What’s more fun than offering sweets to your valentines? Maybe you bake cookies for your grandchildren or buy a box of chocolates for your mom. For us, it’s another opportunity for photocrafting! Here’s a great idea to do with your kids. Or to make something fun for your own sweetie! It’s a Lollipop Card!
These cute cards are fairly simple. All you do is have your child pose like they are handing something to you. Upload the photo to your computer or do it from your phone. Add HAPPY VALENTINE’S to the photo and print them out at home or through a printing service (in town or online). Then you just poke the lollipop through where the hand is. It looks like the person is handing you the lollipop.
Did you know that Louis Prang is credited with selling the first Christmas cards to the United States in 1874? I like to imagine that his image at the right could be a photo of a couple under the mistletoe. Alas it’s not an early photocrafting creation. He commissioned artists to do paintings for use in his cards.
So why are we talking about holiday cards? It’s hard to believe that it might be time to start thinking about them. But why not avoid the rush this year? Tom’s Guide: Best Photo Cards in 2020 already has a great description of ten favorite photocrafting sites for cards. We’ll add a couple more here and talk about the Five Picks for a process to create your favorites!
For an example, I wanted to make a holiday card that includes a family and photos from a vacation to France. I’ll work through our Five Picks: 1) Pick your photos, 2) Pick your site, 3) Pick a card type, 4) Pick a template, and 5) Pick your customization.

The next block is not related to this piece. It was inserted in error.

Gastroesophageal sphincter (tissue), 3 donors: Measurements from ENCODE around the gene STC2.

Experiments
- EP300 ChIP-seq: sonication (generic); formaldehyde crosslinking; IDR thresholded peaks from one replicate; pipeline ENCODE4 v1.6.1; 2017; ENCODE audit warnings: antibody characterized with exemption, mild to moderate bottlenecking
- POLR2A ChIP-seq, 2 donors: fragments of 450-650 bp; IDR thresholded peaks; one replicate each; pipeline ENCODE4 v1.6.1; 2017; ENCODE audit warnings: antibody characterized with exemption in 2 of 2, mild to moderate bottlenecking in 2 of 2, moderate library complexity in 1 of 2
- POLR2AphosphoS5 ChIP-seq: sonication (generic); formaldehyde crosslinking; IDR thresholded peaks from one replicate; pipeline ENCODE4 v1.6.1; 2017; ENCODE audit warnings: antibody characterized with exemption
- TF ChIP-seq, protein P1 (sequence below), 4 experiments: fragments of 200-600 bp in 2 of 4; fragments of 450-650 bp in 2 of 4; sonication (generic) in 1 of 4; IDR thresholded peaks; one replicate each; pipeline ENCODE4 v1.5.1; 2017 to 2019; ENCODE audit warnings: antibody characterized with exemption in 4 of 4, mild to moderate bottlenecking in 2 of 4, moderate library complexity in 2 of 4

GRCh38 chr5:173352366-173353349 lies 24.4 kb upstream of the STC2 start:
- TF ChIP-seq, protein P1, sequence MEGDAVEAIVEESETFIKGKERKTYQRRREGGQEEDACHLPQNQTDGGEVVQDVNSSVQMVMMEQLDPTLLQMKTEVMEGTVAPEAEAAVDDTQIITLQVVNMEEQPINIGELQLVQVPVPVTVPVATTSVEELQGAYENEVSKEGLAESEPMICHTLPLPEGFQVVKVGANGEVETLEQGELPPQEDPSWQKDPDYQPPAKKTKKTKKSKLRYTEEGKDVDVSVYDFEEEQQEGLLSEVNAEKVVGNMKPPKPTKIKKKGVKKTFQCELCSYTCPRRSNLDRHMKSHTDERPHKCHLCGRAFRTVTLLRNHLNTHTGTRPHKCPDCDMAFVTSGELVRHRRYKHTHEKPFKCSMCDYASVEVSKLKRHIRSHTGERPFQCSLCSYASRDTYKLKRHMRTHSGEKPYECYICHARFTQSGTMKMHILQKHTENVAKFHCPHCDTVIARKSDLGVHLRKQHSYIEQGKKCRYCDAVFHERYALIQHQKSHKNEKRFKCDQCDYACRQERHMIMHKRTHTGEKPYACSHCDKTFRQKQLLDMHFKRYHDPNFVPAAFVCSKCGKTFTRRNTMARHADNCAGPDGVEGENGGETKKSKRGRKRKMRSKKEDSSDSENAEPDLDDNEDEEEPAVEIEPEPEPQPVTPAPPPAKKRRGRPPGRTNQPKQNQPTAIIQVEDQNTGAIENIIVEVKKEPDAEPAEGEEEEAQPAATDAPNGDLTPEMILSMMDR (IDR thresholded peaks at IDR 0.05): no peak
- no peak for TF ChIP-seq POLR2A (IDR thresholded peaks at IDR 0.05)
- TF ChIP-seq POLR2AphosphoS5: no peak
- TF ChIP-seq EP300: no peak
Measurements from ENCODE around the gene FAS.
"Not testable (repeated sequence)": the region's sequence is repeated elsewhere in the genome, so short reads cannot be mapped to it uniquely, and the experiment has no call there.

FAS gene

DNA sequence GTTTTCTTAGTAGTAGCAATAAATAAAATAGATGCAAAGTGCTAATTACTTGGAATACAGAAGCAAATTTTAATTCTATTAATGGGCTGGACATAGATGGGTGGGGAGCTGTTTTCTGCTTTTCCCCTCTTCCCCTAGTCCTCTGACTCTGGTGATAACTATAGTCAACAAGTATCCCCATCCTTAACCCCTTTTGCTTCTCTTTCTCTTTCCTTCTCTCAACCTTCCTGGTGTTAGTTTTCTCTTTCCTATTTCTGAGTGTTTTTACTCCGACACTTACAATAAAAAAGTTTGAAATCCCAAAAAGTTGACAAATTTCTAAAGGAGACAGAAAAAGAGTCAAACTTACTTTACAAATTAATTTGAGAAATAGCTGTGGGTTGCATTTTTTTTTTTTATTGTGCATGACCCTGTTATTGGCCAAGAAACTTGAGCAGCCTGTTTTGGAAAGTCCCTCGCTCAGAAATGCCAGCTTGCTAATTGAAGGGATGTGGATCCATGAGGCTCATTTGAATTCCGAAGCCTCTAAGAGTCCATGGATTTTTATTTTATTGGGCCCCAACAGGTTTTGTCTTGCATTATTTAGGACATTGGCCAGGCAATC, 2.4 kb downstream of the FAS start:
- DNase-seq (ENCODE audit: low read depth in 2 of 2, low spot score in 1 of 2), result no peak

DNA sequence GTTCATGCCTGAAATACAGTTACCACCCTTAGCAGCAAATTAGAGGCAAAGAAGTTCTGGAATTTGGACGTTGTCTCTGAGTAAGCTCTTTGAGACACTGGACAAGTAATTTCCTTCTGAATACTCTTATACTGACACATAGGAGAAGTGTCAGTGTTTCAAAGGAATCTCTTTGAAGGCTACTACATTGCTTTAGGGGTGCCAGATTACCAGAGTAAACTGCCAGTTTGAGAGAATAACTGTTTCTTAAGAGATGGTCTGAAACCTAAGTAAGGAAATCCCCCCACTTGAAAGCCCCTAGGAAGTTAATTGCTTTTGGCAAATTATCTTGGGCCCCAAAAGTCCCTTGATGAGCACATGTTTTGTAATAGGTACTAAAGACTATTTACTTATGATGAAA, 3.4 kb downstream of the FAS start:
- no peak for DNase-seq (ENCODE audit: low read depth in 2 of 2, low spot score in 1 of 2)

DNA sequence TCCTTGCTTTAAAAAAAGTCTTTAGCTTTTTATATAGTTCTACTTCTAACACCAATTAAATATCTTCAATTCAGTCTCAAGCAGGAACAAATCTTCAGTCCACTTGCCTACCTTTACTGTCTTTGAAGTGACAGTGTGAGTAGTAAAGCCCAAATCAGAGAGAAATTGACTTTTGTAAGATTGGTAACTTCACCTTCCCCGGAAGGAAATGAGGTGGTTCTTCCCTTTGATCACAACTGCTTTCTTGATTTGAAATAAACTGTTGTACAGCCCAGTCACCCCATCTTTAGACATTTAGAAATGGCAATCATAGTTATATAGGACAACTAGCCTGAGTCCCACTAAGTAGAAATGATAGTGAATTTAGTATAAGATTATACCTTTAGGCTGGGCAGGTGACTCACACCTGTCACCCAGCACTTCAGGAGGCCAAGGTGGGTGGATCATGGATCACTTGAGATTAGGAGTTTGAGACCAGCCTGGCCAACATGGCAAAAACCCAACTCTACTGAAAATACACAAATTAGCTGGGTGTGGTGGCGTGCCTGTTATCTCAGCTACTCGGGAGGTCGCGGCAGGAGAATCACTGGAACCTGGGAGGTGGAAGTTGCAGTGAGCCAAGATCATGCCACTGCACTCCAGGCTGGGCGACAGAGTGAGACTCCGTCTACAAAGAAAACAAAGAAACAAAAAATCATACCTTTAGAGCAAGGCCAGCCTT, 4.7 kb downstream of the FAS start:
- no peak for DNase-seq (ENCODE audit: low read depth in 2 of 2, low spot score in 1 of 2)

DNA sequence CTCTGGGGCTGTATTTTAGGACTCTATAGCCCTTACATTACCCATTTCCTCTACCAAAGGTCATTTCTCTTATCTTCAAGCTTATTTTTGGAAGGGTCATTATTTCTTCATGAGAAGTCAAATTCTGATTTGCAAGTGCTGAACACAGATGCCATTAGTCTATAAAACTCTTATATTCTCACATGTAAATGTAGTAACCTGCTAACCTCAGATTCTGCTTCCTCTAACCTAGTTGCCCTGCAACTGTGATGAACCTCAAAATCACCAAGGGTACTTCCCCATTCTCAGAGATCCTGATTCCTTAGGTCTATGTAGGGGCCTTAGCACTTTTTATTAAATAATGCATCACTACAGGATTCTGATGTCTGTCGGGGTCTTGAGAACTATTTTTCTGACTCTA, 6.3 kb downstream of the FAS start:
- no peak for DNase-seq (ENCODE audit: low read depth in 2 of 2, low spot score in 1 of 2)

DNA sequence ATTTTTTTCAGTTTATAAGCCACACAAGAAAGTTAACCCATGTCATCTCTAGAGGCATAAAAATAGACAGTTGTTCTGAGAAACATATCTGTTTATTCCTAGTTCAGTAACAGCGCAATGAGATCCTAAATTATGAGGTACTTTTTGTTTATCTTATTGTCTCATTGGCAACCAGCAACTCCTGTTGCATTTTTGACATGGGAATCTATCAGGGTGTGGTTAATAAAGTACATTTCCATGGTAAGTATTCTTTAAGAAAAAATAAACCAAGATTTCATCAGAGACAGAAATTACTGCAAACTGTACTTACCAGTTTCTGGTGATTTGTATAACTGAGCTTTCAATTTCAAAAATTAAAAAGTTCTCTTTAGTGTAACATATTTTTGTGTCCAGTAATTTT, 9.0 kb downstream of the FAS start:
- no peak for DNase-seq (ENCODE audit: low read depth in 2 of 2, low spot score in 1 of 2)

By now you probably know that I most often use my computer or laptop for photocrafting. Niece Shell likes being on her smartphone so this post is from her! She suggests five photocrafting options for your phone. (She uses an iPhone; I use an Android, and these work on both). Apps that work directly on your smartphone mean you don’t have to upload your photos to a computer!
We’re celebrating our first year of Photocrafting.net. Thanks so much for your support. Our Five Favorites today will be from our last year of posts — what did we think was especially fun to make, what do we find ourselves doing again, what do we wish we could do more often?
Everyone’s home now and that Includes kids of all ages. Seems like a good time to think about how the younger ones especially might get involved in photocrafting? Maybe make something for them; maybe help them create something to give to someone else (it’s hard not to see friends and family in person!); maybe use their artwork as the photo! We’ll list five of our favorite ideas, some new and some based on photo projects we’ve already shown you. Hope you’ll add some ideas of your own in our Comments or on our Facebook page Photocrafting Fun.